He lives in the Nile Valley 95% the country's population, even though it only takes 4% Egypt's surface. The country is mainly inhabited by the descendants of the ancient Egyptians, Arab newcomers, Greek, Syrian and Jewish, and to the south the Nubians. The Berbers live in the Western Desert.
A small percentage of the descendants of Europeans live in cities. The largest population is in Cairo and Alexandria (Cairo has approx. 20 min residents, and Alexandria above 3 min). Most Egyptians are farmers – fellachowie.
Egyptian villages have been established in two places for centuries. One thing is traditional – riverbank, where the fellachs build mud-brick houses. The buildings are rectangular, with small spaces. A flat roof is used as a sleeping terrace on hot nights or as a storehouse of unnecessary items.
Richer villages have plastered and painted houses. Although Islam forbids the depiction of people and animals, decorations deviate from the canons. Usually these are people's homes, who made a compulsory pilgrimage (hajj) do Mekki.
When tourists visit the village, the walls become a huge advertising poster and you know immediately, where alabaster items are made and sold, where you can buy papyrus.
It is not only poultry that runs in the streets, but also children. They go to school, but after class they don't have time to play. Girls attending the upper years of secondary school are reluctant to see them.
In a traditional village, they quickly complete their compulsory education and learn to play the role of wife and mother. The boys, who have already returned from school, they learn to cultivate the fields under the watchful eye of their fathers.
The northern part of the valley is inhabited mainly by farmers – fellachowie, who – despite the calls of radical Islamists – keep calm. But the people of the south – Sa’idi, they are considered hot-blooded and hot-blooded.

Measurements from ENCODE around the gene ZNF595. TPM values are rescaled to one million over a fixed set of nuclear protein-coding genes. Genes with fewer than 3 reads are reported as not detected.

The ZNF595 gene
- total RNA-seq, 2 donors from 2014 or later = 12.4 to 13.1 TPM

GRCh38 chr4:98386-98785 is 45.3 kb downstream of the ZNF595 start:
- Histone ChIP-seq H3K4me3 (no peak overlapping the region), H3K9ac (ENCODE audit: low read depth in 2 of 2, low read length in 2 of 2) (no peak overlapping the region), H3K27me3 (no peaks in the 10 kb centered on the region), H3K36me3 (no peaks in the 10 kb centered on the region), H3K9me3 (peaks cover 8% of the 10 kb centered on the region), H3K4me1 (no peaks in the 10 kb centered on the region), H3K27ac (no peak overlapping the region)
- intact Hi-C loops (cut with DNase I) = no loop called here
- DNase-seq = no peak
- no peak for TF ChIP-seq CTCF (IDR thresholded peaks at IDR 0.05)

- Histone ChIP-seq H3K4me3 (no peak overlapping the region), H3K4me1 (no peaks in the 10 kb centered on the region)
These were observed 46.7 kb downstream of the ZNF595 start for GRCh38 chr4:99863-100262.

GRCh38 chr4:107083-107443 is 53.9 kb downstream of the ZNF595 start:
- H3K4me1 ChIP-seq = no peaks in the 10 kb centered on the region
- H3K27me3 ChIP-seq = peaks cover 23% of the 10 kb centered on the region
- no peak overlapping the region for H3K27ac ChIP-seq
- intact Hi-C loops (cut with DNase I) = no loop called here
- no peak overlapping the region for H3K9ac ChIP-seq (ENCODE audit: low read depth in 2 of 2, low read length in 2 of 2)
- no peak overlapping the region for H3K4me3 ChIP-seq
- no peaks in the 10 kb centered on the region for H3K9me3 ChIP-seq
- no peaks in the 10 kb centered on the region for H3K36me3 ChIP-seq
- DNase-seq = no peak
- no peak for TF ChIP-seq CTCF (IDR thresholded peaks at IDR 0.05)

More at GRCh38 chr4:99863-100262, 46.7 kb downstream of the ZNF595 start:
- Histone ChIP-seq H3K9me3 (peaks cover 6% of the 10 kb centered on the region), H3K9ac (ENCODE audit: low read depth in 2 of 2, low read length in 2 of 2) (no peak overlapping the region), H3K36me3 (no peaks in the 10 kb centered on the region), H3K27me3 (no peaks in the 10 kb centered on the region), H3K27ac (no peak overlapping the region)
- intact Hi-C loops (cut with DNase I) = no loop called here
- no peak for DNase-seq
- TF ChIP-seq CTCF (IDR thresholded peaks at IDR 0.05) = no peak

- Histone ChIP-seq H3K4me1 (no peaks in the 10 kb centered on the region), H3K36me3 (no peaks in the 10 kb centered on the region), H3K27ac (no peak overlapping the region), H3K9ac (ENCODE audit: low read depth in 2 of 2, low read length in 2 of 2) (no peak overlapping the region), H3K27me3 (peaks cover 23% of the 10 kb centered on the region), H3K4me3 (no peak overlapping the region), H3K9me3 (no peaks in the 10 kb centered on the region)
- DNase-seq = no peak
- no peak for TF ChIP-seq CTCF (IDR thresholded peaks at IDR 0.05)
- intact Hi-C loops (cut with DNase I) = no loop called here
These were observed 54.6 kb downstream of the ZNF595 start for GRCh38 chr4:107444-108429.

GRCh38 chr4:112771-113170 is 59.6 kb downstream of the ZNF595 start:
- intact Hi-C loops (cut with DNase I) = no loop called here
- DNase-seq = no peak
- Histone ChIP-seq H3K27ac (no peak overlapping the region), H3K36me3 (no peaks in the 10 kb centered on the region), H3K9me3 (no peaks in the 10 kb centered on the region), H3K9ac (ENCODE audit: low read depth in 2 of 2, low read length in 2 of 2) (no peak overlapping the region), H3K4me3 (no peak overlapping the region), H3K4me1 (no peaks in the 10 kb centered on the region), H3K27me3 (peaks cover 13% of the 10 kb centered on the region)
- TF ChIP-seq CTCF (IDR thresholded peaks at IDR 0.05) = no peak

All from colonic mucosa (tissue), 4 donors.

Nubians have darker skin than Egyptians. The women dress colorfully, but the clothes are covered with black coats. They love jewelry; they wear two strings of beads around their necks, covered with two more necklaces with badges with the names of Allah. From the forehead hang tags with Koranic texts, and large earrings adorn the ears. They wear silver hoops on their ankles, and the fingers of the hands are silver with rings. They decorate the body with a tattoo similar to moles, and on the forehead, the drawing takes the shape of a crescent; they also draw lines that run from the mouth down to the chin. They dye their hair with henna and use intoxicating perfumes. The men wear traditional white jerseys with short colored vests. The heads are covered with small caps with a round bottom. They are honorable, they respect the opinion of the tribe and the elders of the family. They value people with estates and wells as well as being well-born, which do not dry out. Marriages are often made between cousins. Traditional life in Nubia has mostly revolved around small rural communities, living according to the eternal calendar of floods and droughts. Painted mud brick villages, with houses with domed roofs shaded by palm trees, field of corn and sorghum melons, the fishbanks of the Nile – it had all been going on for ages. Palm groves provided the Nubians not only with food, but also products needed in everyday life. The Nile fed and dressed, he was everything: a source of tradition and a deity listening to prayers. Bustling life on its shores, frozen in shape for generations, it seemed unchanging and constant. Suddenly the Nile became a stepfather with my father. Nubians, who have kept much of their pagan tradition, they faced the problems of living in twentieth-century society.